The Republican Party controls both the Governorship and the General Assembly in Harrisburg, and they have made it one of their top priorities to prevent injured workers, consumers, and patients from receiving fair compensation for their preventable injuries. Back in September, I wrote about this attack on Pennsylvanians’ rights, discussing a legislative alert put out by the Pennsylvania Association for Justice which described some of the bills that Republican legislators had proposed as a means of further eroding Pennsylvania’s civil justice system.
Those bills included, for example, HB 304, which would impose a 15 year statute of repose in all product liability cases, which would mean that manufacturers of all types of products would be completely immune from any liability for products made before 1998. If you were driving down the road and a 1997 Ford suddenly caught fire and crashed into you, you would have no recourse against Ford.
Then there’s HB 808, which would force injured workers to continue treating with employer-designated healthcare providers for 180 days, instead of the current 90 days. The point of that law is to allow employers to send seriously injured workers to doctors the employers know will discount their complaints and dismiss their injuries, thereby making the worker and their lawyer more likely to settle their workers compensation claim. Even if the worker doesn’t settle, the employer-designed physicians can create an unfavorable, inaccurate medical record about the most important time in the care, the first six months after the accident, just in case the plaintiff decides to seek more compensation.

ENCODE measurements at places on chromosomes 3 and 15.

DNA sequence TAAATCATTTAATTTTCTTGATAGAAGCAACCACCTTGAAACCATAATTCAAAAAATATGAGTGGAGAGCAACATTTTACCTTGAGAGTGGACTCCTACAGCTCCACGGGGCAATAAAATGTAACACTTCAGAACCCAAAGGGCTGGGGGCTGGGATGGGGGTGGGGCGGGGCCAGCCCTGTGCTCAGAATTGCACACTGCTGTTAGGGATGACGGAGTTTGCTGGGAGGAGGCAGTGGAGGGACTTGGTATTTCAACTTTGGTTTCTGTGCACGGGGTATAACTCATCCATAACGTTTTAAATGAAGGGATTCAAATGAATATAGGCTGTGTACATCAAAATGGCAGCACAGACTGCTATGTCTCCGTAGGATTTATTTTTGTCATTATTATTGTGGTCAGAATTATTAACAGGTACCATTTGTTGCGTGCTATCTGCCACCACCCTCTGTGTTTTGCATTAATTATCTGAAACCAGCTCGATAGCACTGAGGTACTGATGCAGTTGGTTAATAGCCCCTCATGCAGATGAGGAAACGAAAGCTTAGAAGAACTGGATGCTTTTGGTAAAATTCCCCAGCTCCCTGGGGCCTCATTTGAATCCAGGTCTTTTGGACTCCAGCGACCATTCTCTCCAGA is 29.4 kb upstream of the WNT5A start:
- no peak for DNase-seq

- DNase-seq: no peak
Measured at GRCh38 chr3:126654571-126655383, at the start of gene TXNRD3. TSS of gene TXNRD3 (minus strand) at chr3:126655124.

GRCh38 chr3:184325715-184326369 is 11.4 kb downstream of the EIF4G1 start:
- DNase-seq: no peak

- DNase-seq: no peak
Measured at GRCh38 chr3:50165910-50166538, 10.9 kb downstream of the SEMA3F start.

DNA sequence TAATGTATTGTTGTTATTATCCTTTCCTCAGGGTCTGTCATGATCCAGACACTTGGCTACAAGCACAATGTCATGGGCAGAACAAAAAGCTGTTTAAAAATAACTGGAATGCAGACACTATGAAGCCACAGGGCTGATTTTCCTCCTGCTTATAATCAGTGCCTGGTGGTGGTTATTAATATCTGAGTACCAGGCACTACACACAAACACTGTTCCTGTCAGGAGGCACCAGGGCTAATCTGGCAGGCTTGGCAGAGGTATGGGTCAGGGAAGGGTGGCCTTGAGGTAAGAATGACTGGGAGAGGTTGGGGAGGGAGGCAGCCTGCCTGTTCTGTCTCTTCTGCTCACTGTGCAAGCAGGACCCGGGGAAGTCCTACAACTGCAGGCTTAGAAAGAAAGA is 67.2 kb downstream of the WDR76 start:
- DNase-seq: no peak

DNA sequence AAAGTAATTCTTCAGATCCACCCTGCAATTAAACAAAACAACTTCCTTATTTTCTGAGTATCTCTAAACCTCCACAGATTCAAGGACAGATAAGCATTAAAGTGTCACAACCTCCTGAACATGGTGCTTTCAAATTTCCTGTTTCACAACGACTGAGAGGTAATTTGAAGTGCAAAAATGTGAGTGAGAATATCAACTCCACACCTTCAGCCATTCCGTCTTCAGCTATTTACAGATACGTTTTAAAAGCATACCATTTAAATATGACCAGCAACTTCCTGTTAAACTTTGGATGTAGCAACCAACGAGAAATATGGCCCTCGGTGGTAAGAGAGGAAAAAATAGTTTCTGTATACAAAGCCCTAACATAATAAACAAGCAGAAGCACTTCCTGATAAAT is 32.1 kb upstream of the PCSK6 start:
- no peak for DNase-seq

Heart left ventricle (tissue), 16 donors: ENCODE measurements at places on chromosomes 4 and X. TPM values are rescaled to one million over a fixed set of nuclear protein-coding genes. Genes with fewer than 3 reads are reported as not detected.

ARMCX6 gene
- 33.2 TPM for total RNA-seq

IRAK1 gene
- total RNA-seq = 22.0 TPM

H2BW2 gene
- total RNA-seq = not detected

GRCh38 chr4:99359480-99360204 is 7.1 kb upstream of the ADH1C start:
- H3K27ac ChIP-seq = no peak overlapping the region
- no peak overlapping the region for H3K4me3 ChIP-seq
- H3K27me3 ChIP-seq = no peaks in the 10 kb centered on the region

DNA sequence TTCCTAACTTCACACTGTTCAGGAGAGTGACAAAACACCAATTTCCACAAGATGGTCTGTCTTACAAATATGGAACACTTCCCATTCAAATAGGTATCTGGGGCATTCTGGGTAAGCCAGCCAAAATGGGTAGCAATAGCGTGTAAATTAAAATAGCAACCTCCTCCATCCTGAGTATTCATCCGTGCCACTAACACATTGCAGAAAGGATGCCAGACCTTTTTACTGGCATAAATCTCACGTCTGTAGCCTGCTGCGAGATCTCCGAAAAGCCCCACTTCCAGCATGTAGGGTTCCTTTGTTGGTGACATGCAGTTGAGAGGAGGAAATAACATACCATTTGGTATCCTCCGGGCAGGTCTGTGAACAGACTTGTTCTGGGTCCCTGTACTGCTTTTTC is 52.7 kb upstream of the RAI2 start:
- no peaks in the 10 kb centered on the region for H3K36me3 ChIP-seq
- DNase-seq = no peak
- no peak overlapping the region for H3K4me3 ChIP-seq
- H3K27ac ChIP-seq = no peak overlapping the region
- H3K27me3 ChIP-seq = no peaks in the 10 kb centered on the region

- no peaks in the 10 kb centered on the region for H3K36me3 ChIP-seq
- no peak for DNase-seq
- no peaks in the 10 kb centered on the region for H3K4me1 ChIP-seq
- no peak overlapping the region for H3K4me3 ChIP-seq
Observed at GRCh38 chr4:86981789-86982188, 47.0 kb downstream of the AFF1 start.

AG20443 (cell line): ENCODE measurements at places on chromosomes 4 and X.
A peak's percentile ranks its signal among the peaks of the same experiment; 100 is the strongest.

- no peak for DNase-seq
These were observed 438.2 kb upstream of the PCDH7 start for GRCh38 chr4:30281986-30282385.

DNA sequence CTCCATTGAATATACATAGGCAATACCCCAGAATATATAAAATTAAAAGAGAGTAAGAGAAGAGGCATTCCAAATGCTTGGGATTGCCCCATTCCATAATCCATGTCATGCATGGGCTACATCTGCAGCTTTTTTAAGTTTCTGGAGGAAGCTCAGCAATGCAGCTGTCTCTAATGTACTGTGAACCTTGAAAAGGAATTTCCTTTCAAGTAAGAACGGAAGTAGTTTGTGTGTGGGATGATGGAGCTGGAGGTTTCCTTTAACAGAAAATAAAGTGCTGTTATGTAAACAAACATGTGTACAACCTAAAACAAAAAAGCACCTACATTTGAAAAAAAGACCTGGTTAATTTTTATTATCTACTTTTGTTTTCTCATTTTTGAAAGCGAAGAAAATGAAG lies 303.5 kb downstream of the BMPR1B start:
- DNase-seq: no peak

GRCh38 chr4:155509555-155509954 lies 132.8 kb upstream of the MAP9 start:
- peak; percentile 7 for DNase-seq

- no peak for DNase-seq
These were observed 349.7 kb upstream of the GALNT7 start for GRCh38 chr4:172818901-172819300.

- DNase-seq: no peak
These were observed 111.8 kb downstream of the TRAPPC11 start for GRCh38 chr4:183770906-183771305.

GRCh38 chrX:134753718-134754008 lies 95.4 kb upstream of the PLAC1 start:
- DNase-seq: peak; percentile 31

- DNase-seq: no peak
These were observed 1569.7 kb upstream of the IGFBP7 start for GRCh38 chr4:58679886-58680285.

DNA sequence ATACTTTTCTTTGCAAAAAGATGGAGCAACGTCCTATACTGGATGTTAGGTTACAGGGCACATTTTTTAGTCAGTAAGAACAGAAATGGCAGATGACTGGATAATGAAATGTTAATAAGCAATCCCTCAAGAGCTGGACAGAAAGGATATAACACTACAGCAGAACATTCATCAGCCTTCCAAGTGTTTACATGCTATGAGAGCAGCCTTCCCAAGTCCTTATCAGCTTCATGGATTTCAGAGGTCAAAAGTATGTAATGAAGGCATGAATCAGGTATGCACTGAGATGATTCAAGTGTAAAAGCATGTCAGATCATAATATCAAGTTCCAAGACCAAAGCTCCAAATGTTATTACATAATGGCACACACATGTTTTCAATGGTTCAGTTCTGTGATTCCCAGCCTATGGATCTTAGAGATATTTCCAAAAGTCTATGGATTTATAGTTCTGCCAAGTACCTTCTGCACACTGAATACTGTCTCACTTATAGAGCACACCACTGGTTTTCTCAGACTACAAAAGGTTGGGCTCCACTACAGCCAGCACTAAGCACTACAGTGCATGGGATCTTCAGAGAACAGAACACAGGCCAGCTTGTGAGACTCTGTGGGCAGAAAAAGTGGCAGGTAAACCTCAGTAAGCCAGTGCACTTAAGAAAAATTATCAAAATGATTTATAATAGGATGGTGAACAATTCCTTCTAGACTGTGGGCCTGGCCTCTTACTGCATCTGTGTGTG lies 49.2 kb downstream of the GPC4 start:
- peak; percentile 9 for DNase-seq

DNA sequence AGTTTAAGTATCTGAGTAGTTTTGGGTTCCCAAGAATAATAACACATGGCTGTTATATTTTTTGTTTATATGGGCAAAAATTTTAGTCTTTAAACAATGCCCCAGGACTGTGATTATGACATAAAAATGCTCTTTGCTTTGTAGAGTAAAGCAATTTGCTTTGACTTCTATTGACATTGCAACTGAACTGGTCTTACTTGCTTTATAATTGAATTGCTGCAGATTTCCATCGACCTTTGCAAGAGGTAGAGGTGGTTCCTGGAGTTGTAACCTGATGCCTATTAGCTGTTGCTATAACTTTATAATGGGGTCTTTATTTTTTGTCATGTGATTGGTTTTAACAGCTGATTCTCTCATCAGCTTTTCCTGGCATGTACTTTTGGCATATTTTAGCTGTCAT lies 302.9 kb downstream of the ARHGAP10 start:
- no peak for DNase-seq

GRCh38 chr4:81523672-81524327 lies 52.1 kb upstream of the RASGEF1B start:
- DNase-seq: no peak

There’s also HB 1552, which would sharply limit where personal injury lawsuits could be filed (it would no longer matter where the defendant committed the negligence, where the defendant did business, or where the defendant kept their offices), part of an effort to pull personal injury lawsuits away from the fast-moving urban courts in Philadelphia and Pittsburgh and put them instead in the underfunded rural courts. Rural courts don’t have the same resources, so cases take longer to complete, thereby making it more likely the plaintiff — who, being injured, may have lost their ability to work and has incurred significant expenses relating to the injuries — will compromise the value of their case, all while allowing insurance company to make more money investing the insurance proceeds.
So imagine my surprise when I saw many of these same representatives who fight so hard to limit Pennsylvanians’ access to civil justice suddenly developing a passion for a certain type of civil lawsuit. Was their sudden display of sympathy for children brain damaged by malpractice in delivery? Workers paralyzed by employers who violated safety laws and regulations? Consumers who were injured or died as a result of taking dangerous prescription medicines? Victims of sexual abuse precluded from justice by the statute of limitations?